- If your service requires the use of a customer’s GPS or phone, an app is more efficient for utilizing these tools.
- If your service consists of user profiles that can be personalized, an app can be more practical.
- If you want to provide offline content to users that can be referred back to at any time, a dedicated app is a good solution.
Like your website, your mobile app should be optimized for a wide range of devices. Furthermore, you’ll want to avoid complaints by updating your app description to accurately reflect which devices your app supports, using standard input elements, and avoiding using too much user battery power (this is often due to unnecessary network/data usage). As more users react to your app favorably, positive app store reviews can serve as effective advertising.
Ideally, your stellar blog content and products/services will influence consumers to seek out your app. Realistically, you’ll need to do some marketing to drive users to make this choice. Try the following to spread awareness about your app:
- Write regular, share-worthy blog content, offering users actionable advice related to your industry. When relevant, highlight the advantages of downloading your app.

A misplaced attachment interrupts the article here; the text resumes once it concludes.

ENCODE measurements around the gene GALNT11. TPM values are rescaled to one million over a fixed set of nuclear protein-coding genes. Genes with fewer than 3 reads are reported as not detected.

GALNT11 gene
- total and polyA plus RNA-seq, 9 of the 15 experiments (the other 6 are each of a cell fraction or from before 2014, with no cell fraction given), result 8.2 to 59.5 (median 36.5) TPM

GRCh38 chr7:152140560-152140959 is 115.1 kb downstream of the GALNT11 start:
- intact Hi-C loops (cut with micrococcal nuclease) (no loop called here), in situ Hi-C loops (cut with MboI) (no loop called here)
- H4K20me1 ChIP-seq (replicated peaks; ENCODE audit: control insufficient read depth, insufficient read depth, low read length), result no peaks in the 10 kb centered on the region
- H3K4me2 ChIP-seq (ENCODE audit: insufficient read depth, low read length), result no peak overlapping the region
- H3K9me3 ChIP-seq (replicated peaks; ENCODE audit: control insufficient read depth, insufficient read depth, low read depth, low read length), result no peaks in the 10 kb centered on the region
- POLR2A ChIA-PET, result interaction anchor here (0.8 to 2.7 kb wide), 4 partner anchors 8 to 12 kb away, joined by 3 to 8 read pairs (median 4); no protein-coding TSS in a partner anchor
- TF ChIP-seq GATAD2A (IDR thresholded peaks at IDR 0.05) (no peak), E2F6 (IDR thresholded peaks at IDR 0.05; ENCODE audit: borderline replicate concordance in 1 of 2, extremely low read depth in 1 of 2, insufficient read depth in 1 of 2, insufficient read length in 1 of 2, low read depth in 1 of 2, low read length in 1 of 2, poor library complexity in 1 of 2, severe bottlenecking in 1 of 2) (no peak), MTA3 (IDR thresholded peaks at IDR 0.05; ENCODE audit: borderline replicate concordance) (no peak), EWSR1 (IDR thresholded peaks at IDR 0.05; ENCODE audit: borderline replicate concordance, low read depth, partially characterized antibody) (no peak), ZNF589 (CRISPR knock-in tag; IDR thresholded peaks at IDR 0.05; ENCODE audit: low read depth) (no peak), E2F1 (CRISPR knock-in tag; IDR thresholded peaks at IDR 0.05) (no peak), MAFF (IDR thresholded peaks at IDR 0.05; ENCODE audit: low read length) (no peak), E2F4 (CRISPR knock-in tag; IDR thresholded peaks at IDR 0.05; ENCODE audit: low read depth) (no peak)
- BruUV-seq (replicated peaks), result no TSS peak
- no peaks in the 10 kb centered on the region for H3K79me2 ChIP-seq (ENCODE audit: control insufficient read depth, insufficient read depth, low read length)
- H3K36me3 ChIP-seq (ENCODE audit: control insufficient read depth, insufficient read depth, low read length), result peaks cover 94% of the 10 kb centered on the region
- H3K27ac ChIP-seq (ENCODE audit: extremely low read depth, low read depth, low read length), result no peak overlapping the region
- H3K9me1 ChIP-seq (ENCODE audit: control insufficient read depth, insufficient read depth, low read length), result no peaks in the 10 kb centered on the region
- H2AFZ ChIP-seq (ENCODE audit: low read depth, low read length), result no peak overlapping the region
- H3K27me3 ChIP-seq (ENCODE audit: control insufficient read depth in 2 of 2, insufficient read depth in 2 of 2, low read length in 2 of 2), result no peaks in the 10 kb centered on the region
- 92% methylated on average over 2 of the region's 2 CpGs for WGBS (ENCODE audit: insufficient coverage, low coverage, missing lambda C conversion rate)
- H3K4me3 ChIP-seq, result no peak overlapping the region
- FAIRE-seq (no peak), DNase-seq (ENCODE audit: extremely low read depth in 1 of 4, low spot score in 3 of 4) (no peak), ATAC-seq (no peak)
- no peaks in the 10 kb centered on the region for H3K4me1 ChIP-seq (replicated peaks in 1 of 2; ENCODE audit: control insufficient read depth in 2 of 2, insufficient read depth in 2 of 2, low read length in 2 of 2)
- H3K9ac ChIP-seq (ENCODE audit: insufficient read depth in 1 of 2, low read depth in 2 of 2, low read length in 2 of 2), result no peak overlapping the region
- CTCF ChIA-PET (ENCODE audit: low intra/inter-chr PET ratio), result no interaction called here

- Provide feedback to users and spread awareness about the app through social media, focusing particularly on networks whose demographics overlap most with your target audience.
- Create a mobile app pop-up. When users visit your site, inform them about the availability of your mobile app. A word of caution, though: This can be grating — perhaps even intrusive — if overdone.
Finding a Balance
If you want to succeed with both your website and your own dedicated app, you need to strike a balance. Success in both worlds requires regular content updates to your website, responsive customer service to users on either platform, and prompt fixes to issues.
Develop a maintenance plan that encompasses both your app and website. Google algorithmic of the past have demanded changes to optimize visibility, and going forward, this trend will continue.It behooves web developers to regularly make plausibility checks to ensure that all parts of a site are working correctly. Apps will need to be updated as new devices and OS updates are released. Scheduling time to care for both your site and your app will ensure that users have an optimized experience regardless of which venue they choose.
Don’t drive users away with mandatory app downloads. When it comes to web design, be sure to open as many doors as possible for potential users. While it’s a fine practice to offer your own dedicated app, you need to create a website that enables users to access your full range of content and services without creating additional barriers. When offering a dedicated app, attract users by marketing it appropriately, touting how it offers a streamlined experience. By finding this balance, you’ll achieve success.
Devin Morrissey prides himself on being a jack of all trades; his career trajectory is more a zig zag than an obvious trend, just the way he likes it. He pops up across the Pacific Northwest, though never in one place for long. You can follow him more reliably on @DevMorrissey.